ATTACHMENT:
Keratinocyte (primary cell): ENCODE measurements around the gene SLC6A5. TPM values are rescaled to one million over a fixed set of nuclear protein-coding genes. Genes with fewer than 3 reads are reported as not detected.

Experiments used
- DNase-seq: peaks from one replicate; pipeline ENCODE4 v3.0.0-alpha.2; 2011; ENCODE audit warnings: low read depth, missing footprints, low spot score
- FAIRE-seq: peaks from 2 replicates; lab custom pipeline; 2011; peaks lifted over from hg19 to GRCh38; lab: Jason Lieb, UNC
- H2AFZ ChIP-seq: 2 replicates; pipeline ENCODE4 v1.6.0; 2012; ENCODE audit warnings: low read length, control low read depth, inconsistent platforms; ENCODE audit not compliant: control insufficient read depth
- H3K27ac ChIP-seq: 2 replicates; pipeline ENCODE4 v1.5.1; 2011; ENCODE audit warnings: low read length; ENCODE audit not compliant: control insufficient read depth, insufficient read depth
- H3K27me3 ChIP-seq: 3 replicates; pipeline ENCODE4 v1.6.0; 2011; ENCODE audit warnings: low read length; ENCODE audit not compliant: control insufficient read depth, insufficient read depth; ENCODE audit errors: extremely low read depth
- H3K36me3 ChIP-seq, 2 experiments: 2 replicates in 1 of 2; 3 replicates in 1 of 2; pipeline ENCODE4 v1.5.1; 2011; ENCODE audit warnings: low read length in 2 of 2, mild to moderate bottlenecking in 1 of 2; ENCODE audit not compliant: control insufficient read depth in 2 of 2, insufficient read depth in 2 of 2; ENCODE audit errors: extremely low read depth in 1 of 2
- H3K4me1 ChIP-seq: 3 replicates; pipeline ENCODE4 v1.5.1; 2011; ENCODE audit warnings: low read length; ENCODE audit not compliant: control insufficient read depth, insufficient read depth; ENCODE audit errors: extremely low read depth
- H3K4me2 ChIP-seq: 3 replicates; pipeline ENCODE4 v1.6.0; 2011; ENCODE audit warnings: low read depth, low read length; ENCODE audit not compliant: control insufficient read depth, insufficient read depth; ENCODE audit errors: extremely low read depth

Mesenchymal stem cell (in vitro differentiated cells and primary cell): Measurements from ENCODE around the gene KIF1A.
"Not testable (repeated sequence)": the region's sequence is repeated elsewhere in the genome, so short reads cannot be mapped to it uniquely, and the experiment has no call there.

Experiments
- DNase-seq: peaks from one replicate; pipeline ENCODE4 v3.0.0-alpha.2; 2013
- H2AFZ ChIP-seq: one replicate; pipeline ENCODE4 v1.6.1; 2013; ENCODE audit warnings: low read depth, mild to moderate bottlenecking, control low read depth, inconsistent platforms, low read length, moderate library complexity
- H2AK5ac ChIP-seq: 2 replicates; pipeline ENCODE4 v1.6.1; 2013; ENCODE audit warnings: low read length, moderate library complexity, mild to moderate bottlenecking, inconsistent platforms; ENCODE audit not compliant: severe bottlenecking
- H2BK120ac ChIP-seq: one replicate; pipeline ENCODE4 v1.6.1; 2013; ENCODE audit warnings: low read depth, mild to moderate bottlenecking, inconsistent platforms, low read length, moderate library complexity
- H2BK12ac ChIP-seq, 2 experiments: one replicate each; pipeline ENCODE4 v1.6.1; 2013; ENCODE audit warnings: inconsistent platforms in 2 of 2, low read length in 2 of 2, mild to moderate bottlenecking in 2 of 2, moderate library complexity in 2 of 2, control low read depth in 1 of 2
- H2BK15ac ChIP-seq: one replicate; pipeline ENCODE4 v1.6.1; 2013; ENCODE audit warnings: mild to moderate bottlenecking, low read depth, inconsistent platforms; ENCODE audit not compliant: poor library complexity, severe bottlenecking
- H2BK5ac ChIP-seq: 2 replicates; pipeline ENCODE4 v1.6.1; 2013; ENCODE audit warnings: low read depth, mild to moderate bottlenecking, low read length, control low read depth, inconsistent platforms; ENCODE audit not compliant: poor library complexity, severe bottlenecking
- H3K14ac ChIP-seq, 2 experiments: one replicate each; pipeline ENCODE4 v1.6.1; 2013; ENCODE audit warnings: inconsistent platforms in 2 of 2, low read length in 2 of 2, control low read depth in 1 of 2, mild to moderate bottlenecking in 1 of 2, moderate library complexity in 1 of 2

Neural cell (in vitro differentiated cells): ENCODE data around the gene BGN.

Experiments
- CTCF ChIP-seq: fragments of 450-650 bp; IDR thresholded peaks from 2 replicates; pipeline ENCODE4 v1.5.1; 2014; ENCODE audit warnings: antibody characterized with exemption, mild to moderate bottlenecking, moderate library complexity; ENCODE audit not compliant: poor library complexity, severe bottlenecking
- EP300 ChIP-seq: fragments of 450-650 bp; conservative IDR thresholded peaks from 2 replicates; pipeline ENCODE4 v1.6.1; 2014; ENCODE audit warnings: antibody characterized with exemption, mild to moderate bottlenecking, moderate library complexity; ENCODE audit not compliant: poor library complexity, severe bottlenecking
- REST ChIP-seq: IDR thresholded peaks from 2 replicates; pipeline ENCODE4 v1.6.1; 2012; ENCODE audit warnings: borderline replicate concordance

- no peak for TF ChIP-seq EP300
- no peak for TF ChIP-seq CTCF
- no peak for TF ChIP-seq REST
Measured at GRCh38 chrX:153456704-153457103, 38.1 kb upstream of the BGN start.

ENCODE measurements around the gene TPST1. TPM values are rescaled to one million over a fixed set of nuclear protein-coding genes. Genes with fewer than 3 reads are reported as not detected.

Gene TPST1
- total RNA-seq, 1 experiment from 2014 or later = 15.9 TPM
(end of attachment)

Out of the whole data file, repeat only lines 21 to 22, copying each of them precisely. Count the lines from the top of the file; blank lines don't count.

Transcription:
- H3K14ac ChIP-seq, 2 experiments: one replicate each; pipeline ENCODE4 v1.6.1; 2013; ENCODE audit warnings: inconsistent platforms in 2 of 2, low read length in 2 of 2, control low read depth in 1 of 2, mild to moderate bottlenecking in 1 of 2, moderate library complexity in 1 of 2

Neural cell (in vitro differentiated cells): ENCODE data around the gene BGN.